Editorial at The Mennonite
by Everett J. J. Thomas
You shall not steal.—Exodus 20:15
Labor Day does not seem to be much about labor—unless it’s cleaning out the garage or working in the yard. But this year on Labor Day, consider the victims of wage theft. This is something I knew little about until Kim Bobo, founder of Interfaith Worker Justice, spoke at the 2012 Associated Church Press convention. She also was interviewed in the June issue of U.S. Catholic.
“Wage theft is when employers illegally don’t pay workers for all their hours or don‘t pay them for all their work,” Bobo said.
Here is what I learned from Bobo: The most common form of wage theft is not paying the minimum wage; the federal level is currently $7.25 an hour.
According to a large study Bobo cited, one quarter of workers earning less than $10/hour get paid less than the minimum wage.
However, the biggest form of wage theft is in not paying overtime. The same study of low-wage workers showed that of those working more than 40 hours a week, three out of four do not get paid overtime.
But there are other forms of wage theft. In order to avoid paying taxes, FICA and Social Security, some employers call their workers “independent contractors.”
This means the worker has to pay both the employer’s and the employee’s payroll taxes and has no worker’s compensation or unemployment insurance. Bobo said she’s seen dishwashers in the backs of restaurants called independent contractors.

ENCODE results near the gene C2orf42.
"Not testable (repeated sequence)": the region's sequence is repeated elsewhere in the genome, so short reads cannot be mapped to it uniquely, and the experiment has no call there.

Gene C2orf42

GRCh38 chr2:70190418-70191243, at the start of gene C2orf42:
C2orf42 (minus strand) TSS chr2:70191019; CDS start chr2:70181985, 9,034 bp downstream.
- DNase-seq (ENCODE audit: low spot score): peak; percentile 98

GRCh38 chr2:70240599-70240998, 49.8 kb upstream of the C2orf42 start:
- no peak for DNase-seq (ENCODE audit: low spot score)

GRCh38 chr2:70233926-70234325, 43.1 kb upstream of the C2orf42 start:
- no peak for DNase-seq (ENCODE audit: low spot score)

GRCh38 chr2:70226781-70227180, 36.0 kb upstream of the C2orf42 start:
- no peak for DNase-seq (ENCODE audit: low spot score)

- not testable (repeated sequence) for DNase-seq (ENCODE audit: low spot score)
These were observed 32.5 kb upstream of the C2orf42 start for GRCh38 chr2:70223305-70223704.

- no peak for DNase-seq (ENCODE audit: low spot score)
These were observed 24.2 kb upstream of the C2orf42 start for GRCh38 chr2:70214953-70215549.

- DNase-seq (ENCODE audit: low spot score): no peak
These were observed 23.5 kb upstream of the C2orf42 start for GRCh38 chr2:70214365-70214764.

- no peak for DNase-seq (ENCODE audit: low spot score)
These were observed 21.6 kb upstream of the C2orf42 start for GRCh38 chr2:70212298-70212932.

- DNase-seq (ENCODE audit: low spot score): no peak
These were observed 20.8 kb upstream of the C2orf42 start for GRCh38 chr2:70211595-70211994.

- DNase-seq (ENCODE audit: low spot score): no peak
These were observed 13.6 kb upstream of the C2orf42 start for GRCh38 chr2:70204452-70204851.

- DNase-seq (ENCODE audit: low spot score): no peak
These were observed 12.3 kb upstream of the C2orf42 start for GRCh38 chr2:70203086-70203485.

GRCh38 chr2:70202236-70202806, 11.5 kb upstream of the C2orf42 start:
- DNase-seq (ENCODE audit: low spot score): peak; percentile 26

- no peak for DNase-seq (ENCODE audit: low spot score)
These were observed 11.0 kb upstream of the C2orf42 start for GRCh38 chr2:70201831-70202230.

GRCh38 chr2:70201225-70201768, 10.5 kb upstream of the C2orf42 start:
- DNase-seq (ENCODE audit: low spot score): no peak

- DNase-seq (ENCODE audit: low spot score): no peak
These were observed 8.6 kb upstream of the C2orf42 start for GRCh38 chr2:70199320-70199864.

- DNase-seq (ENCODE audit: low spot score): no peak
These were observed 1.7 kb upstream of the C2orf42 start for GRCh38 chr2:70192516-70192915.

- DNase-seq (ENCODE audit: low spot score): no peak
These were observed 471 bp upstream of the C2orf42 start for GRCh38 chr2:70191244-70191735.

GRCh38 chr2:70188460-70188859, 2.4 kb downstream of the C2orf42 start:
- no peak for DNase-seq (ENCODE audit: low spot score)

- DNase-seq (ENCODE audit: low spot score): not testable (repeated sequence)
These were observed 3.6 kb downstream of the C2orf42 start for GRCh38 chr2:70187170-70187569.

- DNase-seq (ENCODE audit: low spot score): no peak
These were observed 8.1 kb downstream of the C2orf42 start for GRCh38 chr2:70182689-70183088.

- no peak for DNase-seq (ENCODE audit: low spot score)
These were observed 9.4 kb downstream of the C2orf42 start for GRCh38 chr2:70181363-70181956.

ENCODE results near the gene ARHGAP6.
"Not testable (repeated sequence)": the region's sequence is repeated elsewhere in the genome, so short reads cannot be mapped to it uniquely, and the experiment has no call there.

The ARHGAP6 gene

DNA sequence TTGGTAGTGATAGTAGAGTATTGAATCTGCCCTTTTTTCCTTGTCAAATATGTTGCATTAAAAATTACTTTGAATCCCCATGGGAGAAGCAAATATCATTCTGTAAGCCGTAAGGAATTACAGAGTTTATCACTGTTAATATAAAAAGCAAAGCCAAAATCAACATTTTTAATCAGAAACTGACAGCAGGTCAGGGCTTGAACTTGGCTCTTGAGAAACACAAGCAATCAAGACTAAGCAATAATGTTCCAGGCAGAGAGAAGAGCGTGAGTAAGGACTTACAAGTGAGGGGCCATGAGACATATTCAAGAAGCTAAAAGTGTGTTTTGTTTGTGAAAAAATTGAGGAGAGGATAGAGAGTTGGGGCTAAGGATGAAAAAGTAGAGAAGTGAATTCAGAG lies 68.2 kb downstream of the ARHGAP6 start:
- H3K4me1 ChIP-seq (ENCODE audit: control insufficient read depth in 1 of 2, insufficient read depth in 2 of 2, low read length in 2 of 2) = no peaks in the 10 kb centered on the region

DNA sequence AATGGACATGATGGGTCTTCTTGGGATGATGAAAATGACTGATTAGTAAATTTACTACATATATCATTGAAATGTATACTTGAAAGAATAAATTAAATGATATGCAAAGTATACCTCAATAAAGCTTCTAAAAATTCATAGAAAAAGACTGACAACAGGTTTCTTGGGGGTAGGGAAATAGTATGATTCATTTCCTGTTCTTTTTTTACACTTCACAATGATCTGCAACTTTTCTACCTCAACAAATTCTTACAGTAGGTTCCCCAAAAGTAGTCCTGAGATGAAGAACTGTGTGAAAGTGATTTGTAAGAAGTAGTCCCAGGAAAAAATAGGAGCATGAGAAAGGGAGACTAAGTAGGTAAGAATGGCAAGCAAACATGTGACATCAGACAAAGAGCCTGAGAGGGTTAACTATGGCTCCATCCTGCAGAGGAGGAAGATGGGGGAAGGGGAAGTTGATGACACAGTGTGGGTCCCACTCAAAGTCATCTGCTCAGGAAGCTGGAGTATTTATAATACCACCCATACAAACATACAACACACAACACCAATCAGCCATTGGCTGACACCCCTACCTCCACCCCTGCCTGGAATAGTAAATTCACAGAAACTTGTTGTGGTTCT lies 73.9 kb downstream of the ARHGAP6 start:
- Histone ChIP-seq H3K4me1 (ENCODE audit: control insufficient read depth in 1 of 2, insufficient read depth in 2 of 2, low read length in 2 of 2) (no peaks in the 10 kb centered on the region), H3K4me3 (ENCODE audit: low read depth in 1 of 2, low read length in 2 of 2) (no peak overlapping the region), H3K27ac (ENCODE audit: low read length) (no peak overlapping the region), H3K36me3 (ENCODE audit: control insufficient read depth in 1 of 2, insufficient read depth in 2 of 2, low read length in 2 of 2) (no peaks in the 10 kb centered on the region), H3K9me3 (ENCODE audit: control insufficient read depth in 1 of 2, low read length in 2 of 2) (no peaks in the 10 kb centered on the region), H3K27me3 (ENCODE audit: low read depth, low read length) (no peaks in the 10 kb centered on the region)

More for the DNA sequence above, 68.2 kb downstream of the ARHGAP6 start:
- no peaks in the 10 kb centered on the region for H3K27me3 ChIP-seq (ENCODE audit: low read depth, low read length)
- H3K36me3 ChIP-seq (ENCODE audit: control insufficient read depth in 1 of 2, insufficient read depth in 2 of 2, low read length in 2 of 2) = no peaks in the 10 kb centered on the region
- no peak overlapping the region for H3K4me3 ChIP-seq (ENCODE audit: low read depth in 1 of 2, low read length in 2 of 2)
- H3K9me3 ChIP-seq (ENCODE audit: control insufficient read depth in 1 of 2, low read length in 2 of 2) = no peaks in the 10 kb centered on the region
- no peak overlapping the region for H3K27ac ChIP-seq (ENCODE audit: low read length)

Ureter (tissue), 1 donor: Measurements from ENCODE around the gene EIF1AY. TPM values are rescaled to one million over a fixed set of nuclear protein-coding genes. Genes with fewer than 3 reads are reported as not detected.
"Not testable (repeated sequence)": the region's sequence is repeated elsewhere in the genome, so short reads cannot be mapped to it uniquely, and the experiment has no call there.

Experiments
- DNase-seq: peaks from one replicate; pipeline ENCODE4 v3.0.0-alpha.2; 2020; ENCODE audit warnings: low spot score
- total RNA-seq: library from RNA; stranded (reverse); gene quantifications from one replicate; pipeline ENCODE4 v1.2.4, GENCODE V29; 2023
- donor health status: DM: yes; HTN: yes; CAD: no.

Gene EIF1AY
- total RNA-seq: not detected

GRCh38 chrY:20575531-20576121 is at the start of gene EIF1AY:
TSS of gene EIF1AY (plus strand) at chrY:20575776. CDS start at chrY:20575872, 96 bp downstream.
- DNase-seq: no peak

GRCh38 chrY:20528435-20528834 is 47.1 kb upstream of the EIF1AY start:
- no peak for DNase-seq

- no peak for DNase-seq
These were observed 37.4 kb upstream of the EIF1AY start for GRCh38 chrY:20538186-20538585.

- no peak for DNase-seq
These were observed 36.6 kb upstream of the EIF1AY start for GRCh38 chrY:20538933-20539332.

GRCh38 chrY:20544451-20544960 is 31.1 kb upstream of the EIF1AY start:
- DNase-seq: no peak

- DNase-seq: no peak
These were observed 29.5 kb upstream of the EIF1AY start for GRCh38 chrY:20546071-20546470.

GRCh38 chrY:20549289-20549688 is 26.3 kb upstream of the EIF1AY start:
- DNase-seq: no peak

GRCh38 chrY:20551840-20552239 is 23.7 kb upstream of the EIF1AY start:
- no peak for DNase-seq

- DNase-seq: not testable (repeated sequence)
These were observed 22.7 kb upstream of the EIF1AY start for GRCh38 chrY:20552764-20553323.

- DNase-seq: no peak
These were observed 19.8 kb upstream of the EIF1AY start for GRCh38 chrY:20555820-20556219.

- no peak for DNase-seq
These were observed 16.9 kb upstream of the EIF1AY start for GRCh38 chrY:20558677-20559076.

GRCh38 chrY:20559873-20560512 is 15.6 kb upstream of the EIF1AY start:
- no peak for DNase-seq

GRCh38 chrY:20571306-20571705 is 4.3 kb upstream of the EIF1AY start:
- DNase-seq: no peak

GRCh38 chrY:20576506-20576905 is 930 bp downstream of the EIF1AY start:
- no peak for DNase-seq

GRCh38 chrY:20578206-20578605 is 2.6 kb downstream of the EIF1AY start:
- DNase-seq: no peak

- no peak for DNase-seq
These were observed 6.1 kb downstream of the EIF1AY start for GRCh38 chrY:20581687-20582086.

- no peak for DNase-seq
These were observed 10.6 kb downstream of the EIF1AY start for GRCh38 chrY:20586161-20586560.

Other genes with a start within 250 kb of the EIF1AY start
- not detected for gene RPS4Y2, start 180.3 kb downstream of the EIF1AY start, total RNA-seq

“If you get up in the morning,” Bobo said, “… and say to yourself, ‘I’m going to work for myself,’ then you’re an independent contractor. If you get up in the morning and say, ‘I’m going to work for Mr. Smith,’ you’re an employee.”
Then there is the problem with tips: One out of 10 waiters do not get all their tips.
“If you put your tip on a credit card,” Bobo said, “you cannot be sure the worker will actually get it. We always tell people to pay their tips in cash if they don’t know for sure.”
Of course, the downside to tipping in cash is that the worker may not report the income in order to avoid paying taxes on it.
What else can we do to prevent wage theft?
If we pay attention to the way large corporations, especially, treat their employees, we can support those who treat their employees well.
For example, Costco has a history of providing excellent pay and benefits for its employees and having a good work environment. On the other hand, Wal-Mart has a history of cheating its workers, paying low wages and offering few benefits.
Further complicating the ethics of participating in the economy is the terrible working conditions in places like China and Bangladesh. While it may seem good stewardship to spend less for clothing, for example, we can read the label to see where an item was made.
Doing so may help is imagine the child labor, unconscionably low wages and terrible working conditions demanded by the manufacturer that enable prices so low.
Labor Day may be the symbolic end of summer. But it can also be a day to reflect on the human energy expended each day to provide us the essentials of life.
It can also be a day to evaluate to what extent our participation in the economy means we are complicit in violating the eighth of the Ten Commandments.